Personally I think the question of whether or not all paths to God's Kingdom are "true" ways is one that is answerable only by God. I can easilly accept that I believe what I believe to be true is true, and can accept that you believe what you believe to be true. It remains a fact that I will continue to believe somethings are false, even if you believe them to be true.

 

As I am only a flawed human, the best I can do is to respect that you believe what you believe, I believe what I believe, and ultimately one, both or neither of us may prove to be correct in our beliefs.

 

This is an interesting thread!

I want to preface my post here with this: I have spent time on another forum (for the curious, city-data.com). I've seen a lot of doctrines, and a lot of people who do not tolerate anything other than their own interpretation of Scripture.

 

That said, I would say that that there are 2 basic things I believe hold much truth in, and which to me are quite "progressive:" one, that God is in our hearts. And two, that that God in point one, is Love.

Now learning more about Love is to me what it's all about. And the Scriptures (I'm open to other sources as well, why exclude them?) tell us that love "believes all things."

 

Maybe others here can correct me if I'm wrong; I think that TCPC is right on about this aspect of Love. Accepting other people in their walks, whatever they may be. That is an expression of Love, and so it is also an expression of God.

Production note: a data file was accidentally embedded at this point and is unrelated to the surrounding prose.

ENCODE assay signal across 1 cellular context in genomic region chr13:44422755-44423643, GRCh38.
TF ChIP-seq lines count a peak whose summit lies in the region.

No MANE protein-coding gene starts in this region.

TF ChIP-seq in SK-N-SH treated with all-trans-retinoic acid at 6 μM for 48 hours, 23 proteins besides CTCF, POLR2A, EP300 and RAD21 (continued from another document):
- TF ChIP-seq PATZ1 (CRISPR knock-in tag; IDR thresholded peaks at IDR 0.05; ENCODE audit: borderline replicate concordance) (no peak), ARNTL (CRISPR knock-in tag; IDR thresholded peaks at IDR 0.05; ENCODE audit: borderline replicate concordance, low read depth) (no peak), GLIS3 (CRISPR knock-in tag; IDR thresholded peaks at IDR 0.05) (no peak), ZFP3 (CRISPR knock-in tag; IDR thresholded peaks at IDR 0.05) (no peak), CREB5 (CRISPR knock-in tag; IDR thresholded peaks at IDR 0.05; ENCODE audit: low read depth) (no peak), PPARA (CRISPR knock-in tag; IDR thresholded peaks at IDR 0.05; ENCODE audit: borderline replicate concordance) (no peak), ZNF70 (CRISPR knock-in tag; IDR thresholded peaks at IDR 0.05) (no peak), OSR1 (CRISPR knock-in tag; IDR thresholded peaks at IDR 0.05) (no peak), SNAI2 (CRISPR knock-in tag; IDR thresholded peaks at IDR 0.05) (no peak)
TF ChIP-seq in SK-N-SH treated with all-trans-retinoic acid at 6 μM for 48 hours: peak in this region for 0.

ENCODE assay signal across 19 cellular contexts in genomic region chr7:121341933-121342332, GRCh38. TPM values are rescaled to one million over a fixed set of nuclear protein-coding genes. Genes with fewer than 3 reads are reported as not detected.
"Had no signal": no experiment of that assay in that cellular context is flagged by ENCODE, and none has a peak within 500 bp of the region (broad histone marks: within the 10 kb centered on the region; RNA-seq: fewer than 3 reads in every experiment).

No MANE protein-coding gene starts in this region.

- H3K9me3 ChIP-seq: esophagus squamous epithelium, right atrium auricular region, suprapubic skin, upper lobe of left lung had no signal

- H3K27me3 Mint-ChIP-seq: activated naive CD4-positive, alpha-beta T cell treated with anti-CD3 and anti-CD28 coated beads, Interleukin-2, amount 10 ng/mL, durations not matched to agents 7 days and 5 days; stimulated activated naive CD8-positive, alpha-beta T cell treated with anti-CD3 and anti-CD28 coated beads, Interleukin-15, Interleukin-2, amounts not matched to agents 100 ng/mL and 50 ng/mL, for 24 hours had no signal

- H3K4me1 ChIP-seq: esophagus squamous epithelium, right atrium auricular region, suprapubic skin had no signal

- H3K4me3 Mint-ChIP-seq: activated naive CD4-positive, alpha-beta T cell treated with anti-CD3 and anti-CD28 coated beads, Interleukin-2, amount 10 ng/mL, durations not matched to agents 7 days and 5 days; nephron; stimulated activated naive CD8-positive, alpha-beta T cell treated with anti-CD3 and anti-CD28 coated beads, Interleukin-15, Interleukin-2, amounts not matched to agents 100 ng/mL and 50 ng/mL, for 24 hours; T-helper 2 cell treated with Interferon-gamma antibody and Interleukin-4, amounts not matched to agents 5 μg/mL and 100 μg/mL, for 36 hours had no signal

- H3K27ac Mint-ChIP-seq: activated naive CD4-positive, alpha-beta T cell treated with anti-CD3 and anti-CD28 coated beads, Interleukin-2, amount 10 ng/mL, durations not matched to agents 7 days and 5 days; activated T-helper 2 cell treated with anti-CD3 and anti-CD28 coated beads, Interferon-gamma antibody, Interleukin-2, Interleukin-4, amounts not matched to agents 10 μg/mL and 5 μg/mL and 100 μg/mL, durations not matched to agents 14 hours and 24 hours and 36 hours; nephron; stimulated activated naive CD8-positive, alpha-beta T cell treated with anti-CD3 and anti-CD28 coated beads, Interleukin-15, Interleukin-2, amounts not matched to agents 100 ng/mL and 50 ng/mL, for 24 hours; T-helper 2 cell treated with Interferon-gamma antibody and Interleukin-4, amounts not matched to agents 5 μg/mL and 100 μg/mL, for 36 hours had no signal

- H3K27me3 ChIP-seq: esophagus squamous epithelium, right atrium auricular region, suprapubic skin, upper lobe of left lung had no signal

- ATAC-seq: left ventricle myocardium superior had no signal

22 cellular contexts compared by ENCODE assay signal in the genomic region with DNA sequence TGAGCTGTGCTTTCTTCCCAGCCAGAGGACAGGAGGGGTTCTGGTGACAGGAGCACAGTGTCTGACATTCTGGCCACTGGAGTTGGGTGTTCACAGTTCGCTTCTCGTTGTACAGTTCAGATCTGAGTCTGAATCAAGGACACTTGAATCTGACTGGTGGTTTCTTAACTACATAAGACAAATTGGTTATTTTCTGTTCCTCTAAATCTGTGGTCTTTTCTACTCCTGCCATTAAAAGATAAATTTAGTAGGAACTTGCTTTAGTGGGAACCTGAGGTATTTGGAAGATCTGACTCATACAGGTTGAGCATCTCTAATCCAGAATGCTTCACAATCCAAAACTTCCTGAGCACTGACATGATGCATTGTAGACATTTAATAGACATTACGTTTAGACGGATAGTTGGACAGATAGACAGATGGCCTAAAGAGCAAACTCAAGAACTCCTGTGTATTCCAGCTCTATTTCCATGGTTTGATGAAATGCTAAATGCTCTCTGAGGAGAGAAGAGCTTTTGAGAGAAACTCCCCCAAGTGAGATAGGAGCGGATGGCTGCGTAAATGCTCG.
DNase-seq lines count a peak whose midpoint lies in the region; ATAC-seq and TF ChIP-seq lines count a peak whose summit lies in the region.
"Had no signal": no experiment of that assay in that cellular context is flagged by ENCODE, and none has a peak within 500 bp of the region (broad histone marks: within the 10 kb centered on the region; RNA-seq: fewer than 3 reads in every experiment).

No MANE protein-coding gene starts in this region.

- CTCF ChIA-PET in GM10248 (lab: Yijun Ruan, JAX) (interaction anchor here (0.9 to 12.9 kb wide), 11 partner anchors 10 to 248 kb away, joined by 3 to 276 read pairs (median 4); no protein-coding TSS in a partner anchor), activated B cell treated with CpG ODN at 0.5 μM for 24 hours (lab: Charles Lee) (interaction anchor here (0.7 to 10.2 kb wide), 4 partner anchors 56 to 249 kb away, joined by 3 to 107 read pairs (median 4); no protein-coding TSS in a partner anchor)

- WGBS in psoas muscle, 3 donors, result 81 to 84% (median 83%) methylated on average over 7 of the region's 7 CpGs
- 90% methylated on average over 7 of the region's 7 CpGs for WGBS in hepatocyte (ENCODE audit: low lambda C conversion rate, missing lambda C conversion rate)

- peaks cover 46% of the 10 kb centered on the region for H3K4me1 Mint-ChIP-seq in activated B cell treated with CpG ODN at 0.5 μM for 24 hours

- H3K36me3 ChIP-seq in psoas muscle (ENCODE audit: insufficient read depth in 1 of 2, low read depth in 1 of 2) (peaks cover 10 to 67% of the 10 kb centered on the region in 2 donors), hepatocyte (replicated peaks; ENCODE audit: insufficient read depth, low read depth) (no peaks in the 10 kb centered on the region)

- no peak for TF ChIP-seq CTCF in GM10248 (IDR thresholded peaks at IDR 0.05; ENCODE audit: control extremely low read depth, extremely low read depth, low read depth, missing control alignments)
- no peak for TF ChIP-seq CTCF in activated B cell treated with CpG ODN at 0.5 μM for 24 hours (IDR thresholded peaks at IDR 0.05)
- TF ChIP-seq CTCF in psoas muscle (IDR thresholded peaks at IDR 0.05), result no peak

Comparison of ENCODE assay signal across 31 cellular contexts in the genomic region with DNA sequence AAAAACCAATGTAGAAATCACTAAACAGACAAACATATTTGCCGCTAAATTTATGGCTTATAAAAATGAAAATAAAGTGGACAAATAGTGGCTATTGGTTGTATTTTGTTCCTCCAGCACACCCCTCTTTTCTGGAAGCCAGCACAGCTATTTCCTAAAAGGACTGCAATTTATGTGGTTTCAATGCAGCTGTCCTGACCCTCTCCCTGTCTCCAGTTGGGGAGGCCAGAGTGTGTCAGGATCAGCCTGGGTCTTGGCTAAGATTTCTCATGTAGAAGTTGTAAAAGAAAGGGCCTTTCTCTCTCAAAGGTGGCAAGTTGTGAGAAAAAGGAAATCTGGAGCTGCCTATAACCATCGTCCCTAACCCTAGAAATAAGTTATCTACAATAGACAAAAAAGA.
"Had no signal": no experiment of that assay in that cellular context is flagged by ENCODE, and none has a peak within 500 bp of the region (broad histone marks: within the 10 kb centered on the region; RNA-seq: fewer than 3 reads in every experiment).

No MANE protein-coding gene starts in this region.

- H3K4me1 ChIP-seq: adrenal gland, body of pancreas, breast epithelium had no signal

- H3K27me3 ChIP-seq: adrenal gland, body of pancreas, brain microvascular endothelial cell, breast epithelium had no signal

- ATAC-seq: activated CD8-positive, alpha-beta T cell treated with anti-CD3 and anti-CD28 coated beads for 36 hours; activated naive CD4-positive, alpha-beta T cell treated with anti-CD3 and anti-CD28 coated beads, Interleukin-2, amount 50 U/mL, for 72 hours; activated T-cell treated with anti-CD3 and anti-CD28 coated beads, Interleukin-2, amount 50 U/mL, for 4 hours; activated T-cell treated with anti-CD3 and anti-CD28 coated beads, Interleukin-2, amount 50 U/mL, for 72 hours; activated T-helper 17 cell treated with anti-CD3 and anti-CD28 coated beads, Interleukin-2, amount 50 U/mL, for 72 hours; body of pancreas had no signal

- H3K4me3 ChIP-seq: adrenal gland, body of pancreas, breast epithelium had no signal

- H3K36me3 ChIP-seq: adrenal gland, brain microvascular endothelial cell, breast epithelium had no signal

May The Almighty lead us all into Higher Truth in Him..

Brian

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Point 2

"By calling ourselves progressive, we mean that we are Christians who recognize the faithfulness of other people who have other names for the way to God's realm, and acknowledge that their ways are true for them, as our ways are true for us."

 

What does this mean from a practical viewpoint?

 

I think it means that there is an opportunity for conversation recognizing

 


  1.  
  2. that it is difficult to understand a belief system from the outside. A dialectical pluralist might issue an invitation, "Let's talk. I won't always think the same thoughts. Maybe one day we will have more in common. Maybe not."
     
  3. that "bad" behavior has political and legal limits. An ethical pluralist might evaluate a religion by asking, "Is it trying to create a more ethical and just world?"

 

Actually I think there is the assumption in Point 2 that the religions being considered are not overtly violent. May not.

 

Take Care

 

Dutch